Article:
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Citation: Citing Images in MLA 8th

The Citation Station, located in the Library Reference area, is designed to help you with your citation questions.

How do I cite an image found through an online search engine like Google Images?

Tips for Citing Images

Reverse Image Search

Citing Images in MLA 8th Edition

Citing Images from a Website (from EasyBib)

How to cite a digital image found on a website in MLA 8 from EasyBib:

To create a citation for a digital image found on a website in MLA 8, locate the following pieces of information:

The name of the creator of the digital image
*The title of the digital image
The title of the website that the image was found on
The names of any other contributors responsible for the digital image
Version of the image (if applicable)
Any numbers associated with the image (if applicable)
*The publisher of the image
The date the image was created or published
*The location of the image, such as a URL
*Access Date

*Notes:
If the digital image does not have a title, include a description of the image. Do not place this information in quotation marks or italics.

If the picture was found using Google Images, do not cite Google Images as the publisher. Instead, click on the picture and use the information from the website that is hosting the picture.

When including the URL in the citation, omit “http://” and “https://” from the site’s address. In addition, if the citation will be viewed on a digital device, it is helpful to make it clickable. This ensures that readers will be able to easily access and view the source themselves.

Structure of a citation for an image found on a website in MLA 8:

Creator’s Last name, First name. “Title of the digital image.” Title of the website, First name Last name of any contributors, Version (if applicable), Number (if applicable), Publisher, Publication date, URL. Access Date.

Examples of citations for digital images found on websites in MLA 8:

Vasquez, Gary A. Photograph of Coach K with Team USA. NBC Olympics, USA Today Sports, 5 Aug. 2016, www.nbcolympics.com/news/rio-olympics-coach-ks-toughest-test-or-lasting-legacy. Accessed 24 April 2018.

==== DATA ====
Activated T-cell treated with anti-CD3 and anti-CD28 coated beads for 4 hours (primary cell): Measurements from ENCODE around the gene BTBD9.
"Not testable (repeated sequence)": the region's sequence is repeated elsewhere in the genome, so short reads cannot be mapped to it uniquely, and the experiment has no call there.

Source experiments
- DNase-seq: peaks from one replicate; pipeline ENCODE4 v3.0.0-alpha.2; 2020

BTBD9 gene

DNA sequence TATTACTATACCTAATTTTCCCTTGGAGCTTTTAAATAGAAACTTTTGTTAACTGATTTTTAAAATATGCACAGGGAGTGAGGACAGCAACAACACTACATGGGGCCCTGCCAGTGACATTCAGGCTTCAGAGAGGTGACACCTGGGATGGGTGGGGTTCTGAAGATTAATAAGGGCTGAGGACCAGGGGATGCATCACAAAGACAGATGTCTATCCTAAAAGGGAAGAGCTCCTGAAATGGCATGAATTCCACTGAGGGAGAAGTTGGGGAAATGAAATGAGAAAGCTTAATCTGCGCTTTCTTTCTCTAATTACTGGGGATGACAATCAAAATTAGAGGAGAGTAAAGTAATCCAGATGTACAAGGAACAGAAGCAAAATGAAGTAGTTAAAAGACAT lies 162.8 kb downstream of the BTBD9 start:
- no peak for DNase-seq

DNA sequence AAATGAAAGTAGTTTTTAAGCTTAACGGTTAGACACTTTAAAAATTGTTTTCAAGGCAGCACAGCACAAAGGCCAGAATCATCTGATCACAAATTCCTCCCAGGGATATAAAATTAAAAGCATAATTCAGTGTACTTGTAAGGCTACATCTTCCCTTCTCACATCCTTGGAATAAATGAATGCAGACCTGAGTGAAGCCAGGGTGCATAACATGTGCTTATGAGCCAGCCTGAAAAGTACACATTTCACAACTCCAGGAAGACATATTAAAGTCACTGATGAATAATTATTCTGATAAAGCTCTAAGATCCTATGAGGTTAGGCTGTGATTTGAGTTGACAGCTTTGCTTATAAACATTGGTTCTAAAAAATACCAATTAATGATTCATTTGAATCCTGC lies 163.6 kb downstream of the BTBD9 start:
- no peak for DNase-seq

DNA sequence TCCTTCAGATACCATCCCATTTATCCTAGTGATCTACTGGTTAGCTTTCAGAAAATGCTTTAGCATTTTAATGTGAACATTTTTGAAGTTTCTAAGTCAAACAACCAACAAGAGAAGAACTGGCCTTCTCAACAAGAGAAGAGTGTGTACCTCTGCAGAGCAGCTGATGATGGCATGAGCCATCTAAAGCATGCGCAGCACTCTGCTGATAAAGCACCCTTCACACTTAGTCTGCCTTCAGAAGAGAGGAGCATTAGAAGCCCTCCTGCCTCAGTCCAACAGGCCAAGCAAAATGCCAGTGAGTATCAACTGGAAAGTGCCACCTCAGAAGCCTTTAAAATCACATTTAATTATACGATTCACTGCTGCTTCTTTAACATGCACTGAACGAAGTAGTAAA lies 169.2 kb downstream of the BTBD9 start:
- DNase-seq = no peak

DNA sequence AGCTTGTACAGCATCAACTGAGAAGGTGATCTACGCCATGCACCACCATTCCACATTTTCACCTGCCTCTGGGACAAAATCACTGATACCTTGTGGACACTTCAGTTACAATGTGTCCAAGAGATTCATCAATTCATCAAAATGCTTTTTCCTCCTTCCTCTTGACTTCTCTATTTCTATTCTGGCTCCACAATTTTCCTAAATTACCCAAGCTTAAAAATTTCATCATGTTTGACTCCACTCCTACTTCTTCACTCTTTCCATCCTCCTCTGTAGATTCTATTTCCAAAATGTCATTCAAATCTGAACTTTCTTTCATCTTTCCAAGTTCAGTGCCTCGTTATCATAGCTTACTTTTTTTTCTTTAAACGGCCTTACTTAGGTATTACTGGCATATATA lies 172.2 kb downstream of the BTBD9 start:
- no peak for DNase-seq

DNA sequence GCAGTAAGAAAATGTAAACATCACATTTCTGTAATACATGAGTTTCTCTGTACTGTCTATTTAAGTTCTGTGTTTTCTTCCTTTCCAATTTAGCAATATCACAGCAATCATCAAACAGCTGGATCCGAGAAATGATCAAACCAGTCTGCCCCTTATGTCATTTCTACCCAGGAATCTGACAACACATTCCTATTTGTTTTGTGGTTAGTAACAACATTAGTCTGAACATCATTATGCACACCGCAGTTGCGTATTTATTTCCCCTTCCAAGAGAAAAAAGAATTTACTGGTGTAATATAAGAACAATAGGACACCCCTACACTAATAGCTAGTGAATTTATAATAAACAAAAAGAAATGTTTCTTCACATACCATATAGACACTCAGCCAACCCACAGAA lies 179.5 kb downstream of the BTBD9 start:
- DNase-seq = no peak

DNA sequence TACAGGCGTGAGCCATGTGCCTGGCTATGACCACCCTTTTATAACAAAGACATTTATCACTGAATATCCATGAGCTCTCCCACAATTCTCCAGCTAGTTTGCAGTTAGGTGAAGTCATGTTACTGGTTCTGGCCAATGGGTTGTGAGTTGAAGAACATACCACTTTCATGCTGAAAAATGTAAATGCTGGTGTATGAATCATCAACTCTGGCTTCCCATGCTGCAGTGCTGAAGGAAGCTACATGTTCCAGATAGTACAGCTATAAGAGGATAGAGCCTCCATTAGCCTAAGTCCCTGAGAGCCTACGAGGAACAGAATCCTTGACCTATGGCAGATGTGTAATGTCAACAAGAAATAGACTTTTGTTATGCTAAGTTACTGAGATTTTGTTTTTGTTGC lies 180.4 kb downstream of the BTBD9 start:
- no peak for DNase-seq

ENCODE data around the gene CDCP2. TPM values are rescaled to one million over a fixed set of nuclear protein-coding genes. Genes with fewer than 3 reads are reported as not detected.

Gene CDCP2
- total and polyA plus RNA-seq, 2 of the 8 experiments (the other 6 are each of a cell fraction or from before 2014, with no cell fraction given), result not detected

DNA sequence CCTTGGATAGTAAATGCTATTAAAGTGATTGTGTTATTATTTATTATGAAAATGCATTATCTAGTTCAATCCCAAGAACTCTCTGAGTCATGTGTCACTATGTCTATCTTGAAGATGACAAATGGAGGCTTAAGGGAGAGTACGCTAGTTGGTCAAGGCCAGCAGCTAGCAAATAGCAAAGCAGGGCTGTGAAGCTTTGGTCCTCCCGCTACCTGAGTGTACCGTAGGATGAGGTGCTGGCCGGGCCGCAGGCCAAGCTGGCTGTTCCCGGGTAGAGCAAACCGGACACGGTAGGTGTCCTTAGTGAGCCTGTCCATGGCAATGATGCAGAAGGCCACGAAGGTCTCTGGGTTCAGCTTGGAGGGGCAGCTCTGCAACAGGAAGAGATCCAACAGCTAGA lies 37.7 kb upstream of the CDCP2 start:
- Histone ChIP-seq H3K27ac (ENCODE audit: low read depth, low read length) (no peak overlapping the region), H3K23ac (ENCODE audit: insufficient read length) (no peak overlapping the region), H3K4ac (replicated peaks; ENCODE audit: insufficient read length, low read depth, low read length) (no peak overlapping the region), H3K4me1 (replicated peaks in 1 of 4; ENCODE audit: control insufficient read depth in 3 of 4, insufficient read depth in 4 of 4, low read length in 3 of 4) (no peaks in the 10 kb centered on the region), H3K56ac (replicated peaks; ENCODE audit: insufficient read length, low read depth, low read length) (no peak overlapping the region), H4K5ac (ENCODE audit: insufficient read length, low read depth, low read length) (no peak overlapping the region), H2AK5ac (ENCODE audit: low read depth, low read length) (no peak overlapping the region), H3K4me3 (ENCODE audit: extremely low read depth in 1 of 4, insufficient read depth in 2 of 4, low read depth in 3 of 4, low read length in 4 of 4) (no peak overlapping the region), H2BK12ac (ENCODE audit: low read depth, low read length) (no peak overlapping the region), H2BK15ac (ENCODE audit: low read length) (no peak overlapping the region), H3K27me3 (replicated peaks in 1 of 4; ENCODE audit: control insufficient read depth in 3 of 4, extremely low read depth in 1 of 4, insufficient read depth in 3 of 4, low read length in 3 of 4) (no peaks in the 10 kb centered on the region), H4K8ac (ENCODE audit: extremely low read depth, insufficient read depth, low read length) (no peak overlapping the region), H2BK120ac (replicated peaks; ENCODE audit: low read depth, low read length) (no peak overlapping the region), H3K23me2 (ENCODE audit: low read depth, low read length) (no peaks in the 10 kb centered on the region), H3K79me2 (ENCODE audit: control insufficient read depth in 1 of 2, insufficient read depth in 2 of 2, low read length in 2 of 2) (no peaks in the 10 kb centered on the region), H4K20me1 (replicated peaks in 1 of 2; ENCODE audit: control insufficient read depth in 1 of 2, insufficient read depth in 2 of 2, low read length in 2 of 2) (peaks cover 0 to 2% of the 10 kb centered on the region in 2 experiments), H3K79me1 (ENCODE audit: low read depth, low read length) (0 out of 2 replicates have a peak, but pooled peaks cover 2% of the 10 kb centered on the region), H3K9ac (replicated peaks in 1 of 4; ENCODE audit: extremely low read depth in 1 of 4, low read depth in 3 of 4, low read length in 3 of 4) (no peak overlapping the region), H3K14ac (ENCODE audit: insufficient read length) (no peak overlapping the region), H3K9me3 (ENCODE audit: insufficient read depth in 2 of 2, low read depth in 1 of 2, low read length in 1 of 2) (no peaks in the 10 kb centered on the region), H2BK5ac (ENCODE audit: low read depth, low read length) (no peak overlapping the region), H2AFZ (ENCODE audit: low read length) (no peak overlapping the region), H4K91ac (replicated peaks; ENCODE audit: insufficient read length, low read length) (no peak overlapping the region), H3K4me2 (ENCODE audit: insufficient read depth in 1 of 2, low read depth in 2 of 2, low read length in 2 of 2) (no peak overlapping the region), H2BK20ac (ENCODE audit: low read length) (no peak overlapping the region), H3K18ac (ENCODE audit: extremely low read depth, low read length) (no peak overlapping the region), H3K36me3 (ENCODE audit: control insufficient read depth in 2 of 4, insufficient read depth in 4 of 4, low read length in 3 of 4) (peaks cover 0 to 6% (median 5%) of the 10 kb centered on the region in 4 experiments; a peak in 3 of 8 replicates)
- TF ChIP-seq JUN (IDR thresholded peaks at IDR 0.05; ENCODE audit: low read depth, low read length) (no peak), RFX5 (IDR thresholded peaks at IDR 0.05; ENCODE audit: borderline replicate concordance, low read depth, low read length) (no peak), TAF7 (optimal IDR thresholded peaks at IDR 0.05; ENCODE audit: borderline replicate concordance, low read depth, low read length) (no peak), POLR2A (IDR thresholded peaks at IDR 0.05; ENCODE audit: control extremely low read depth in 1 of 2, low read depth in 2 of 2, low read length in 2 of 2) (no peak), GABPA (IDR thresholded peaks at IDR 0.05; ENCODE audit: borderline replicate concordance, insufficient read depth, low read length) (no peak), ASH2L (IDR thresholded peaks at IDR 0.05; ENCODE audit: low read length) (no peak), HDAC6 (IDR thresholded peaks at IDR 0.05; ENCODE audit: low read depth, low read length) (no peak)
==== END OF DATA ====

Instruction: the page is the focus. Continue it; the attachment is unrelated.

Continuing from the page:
Gilpin, Laura. “Terraced Houses, Acoma Pueblo, New Mexico.” Library of Congress, Reproduction no. LC-USZ62-102170, 1939, www.loc.gov/pictures/item/90716883/. Accessed 26 April 2018.

Tables and Illustrations

Tables and Illustrations

Illustrative visual material—for example, a photograph, map, line drawing, graph, chart, videos, podcasts, etc—should be labeled Figure (usually abbreviated  Fig.), assigned an Arabic numeral, and given a caption. (See Fig. 1 below)  (MLA 7th 118; Russell, “Figures”).

“A label and caption ordinarily appear directly below the illustration” (MLA 7th 118).

“If the caption of a table or illustration provides complete information about the source and the source is not cited in the text, no entry for the source in the works-cited list is necessary” (MLA 7th 118).

NOTE: Include the URL/link to the source if image was retrieved online. 

Frankenstein-Actor Boris Karloff

 

Fig. 1. Promotional Photo of Boris Karloff from The Bride of Frankenstein as Frankenstein's Monster. 1935. Universal Studios. Wikimedia Commonshttps://commons.wikimedia.org/wiki/File:Frankenstein%27s_monster_(Boris_Karloff).jpg.Accessed 21 Sept. 2016.

Online Image from a Database

Structure of a citation for a digital image found on a database in MLA 8:

 

How to Cite a Meme

General Steps in Creating a Citation for an Image

1) Author/Creator. Not available?  Skip to #2.
2) Title of image (in italics or quotation marks) Not available?  Image doesn’t have a
     title? Create brief descriptive title (Photograph of horse running.  Drawing of brain). 3)  Date that image was created or published. Not available?  Skip to #5.
4) Version-Medium of the image (Chart, Diagram, Graph, Illustration, Map, Photograph,
    Cartoon)
5) Names of any other contributors
6) Any numbers associated with the image (if applicable)
7A) The publisher of the image
7B)  Where image is housed-name institution and city where located
     (Container 1) —museum,   gallery, title of article, etc.
8) Title of where the image is located.  (Container 2). Title of web page or
     title of database—italicized.      
9) *The location of the images, such as a URL or DOI number (“How To”; Russel,
      “Figures”)
10)  Access date. (Suggested by Manhattanville College Library)